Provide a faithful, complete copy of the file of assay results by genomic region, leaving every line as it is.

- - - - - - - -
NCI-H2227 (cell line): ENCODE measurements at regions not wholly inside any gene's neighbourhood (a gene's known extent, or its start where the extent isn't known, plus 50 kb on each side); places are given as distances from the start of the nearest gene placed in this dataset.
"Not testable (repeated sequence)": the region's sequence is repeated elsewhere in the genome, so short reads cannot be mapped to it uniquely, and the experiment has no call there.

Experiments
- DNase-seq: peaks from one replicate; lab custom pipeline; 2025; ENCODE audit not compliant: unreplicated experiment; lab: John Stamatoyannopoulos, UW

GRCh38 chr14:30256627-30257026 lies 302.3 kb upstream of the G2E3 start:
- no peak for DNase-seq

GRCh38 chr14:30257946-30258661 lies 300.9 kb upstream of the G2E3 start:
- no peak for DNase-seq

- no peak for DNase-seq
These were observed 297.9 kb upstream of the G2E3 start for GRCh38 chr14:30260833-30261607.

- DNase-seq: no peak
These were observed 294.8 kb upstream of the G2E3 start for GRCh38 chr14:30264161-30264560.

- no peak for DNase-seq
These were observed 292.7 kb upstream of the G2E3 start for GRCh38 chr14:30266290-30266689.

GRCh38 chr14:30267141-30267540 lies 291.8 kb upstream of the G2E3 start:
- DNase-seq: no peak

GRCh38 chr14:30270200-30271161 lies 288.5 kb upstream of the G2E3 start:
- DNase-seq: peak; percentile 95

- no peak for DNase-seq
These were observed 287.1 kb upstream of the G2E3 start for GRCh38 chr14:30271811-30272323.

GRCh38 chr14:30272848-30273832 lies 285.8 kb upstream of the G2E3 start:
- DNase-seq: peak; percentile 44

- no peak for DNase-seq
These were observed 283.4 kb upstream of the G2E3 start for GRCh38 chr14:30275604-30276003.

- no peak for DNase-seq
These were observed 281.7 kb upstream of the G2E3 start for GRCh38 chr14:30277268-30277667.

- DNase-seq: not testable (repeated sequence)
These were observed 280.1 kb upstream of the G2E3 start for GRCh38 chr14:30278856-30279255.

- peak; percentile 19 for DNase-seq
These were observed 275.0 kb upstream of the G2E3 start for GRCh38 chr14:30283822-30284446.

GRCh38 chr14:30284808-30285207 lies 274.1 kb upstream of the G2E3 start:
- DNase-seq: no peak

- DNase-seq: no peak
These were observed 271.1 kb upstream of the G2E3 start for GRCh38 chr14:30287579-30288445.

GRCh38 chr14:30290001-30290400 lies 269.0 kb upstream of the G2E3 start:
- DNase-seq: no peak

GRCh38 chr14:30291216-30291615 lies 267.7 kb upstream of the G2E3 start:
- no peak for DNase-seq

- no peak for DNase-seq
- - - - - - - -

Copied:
NCI-H2227 (cell line): ENCODE measurements at regions not wholly inside any gene's neighbourhood (a gene's known extent, or its start where the extent isn't known, plus 50 kb on each side); places are given as distances from the start of the nearest gene placed in this dataset.
"Not testable (repeated sequence)": the region's sequence is repeated elsewhere in the genome, so short reads cannot be mapped to it uniquely, and the experiment has no call there.

Experiments
- DNase-seq: peaks from one replicate; lab custom pipeline; 2025; ENCODE audit not compliant: unreplicated experiment; lab: John Stamatoyannopoulos, UW

GRCh38 chr14:30256627-30257026 lies 302.3 kb upstream of the G2E3 start:
- no peak for DNase-seq

GRCh38 chr14:30257946-30258661 lies 300.9 kb upstream of the G2E3 start:
- no peak for DNase-seq

- no peak for DNase-seq
These were observed 297.9 kb upstream of the G2E3 start for GRCh38 chr14:30260833-30261607.

- DNase-seq: no peak
These were observed 294.8 kb upstream of the G2E3 start for GRCh38 chr14:30264161-30264560.

- no peak for DNase-seq
These were observed 292.7 kb upstream of the G2E3 start for GRCh38 chr14:30266290-30266689.

GRCh38 chr14:30267141-30267540 lies 291.8 kb upstream of the G2E3 start:
- DNase-seq: no peak

GRCh38 chr14:30270200-30271161 lies 288.5 kb upstream of the G2E3 start:
- DNase-seq: peak; percentile 95

- no peak for DNase-seq
These were observed 287.1 kb upstream of the G2E3 start for GRCh38 chr14:30271811-30272323.

GRCh38 chr14:30272848-30273832 lies 285.8 kb upstream of the G2E3 start:
- DNase-seq: peak; percentile 44

- no peak for DNase-seq
These were observed 283.4 kb upstream of the G2E3 start for GRCh38 chr14:30275604-30276003.

- no peak for DNase-seq
These were observed 281.7 kb upstream of the G2E3 start for GRCh38 chr14:30277268-30277667.

- DNase-seq: not testable (repeated sequence)
These were observed 280.1 kb upstream of the G2E3 start for GRCh38 chr14:30278856-30279255.

- peak; percentile 19 for DNase-seq
These were observed 275.0 kb upstream of the G2E3 start for GRCh38 chr14:30283822-30284446.

GRCh38 chr14:30284808-30285207 lies 274.1 kb upstream of the G2E3 start:
- DNase-seq: no peak

- DNase-seq: no peak
These were observed 271.1 kb upstream of the G2E3 start for GRCh38 chr14:30287579-30288445.

GRCh38 chr14:30290001-30290400 lies 269.0 kb upstream of the G2E3 start:
- DNase-seq: no peak

GRCh38 chr14:30291216-30291615 lies 267.7 kb upstream of the G2E3 start:
- no peak for DNase-seq

- no peak for DNase-seq